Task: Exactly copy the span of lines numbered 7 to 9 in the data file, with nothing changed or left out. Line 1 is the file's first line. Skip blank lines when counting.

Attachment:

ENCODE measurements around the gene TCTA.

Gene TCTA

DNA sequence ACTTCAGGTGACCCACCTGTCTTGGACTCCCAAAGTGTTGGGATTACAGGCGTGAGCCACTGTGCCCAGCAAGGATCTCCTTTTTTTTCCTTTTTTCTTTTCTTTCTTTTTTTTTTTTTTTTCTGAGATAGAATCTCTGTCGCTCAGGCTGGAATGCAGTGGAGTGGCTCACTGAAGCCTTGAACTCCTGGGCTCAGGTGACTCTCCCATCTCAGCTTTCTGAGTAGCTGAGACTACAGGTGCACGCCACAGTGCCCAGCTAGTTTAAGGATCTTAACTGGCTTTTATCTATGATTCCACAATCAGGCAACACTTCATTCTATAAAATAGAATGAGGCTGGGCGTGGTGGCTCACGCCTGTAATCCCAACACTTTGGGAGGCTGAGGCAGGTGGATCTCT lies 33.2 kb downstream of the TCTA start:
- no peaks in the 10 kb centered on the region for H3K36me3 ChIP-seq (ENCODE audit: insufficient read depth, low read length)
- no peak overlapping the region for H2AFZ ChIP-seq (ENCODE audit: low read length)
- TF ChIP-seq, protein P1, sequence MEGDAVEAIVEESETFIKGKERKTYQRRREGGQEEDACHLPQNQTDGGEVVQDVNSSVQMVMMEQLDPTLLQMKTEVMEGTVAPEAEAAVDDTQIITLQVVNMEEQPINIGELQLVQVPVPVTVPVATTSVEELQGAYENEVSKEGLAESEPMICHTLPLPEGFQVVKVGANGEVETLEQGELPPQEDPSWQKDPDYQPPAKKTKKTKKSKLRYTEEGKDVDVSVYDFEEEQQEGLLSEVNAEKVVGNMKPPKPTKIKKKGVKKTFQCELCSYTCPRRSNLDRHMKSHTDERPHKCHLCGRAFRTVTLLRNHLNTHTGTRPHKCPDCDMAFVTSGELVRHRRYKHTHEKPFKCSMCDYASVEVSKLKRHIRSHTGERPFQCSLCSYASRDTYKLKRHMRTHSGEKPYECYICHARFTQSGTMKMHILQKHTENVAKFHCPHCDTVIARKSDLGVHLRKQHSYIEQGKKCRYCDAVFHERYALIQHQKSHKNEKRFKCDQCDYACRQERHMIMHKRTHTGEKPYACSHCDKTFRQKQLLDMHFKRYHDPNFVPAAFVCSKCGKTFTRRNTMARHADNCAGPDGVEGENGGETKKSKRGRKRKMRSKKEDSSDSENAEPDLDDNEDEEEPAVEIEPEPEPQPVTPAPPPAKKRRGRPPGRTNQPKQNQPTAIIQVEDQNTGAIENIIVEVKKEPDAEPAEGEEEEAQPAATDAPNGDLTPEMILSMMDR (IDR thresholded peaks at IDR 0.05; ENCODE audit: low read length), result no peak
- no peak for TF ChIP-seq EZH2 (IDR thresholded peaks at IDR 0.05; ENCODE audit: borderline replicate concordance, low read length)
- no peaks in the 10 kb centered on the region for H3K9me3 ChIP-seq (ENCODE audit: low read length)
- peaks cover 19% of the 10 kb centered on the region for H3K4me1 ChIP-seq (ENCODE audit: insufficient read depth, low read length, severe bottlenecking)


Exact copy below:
- no peak for TF ChIP-seq EZH2 (IDR thresholded peaks at IDR 0.05; ENCODE audit: borderline replicate concordance, low read length)
- no peaks in the 10 kb centered on the region for H3K9me3 ChIP-seq (ENCODE audit: low read length)
- peaks cover 19% of the 10 kb centered on the region for H3K4me1 ChIP-seq (ENCODE audit: insufficient read depth, low read length, severe bottlenecking)